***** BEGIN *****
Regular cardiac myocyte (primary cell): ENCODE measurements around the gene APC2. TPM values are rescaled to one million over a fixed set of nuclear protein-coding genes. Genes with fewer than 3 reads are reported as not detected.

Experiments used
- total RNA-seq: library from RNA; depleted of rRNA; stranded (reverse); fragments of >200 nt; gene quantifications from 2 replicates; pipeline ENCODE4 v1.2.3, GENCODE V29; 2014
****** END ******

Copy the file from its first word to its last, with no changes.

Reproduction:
Regular cardiac myocyte (primary cell): ENCODE measurements around the gene APC2. TPM values are rescaled to one million over a fixed set of nuclear protein-coding genes. Genes with fewer than 3 reads are reported as not detected.

Experiments used
- total RNA-seq: library from RNA; depleted of rRNA; stranded (reverse); fragments of >200 nt; gene quantifications from 2 replicates; pipeline ENCODE4 v1.2.3, GENCODE V29; 2014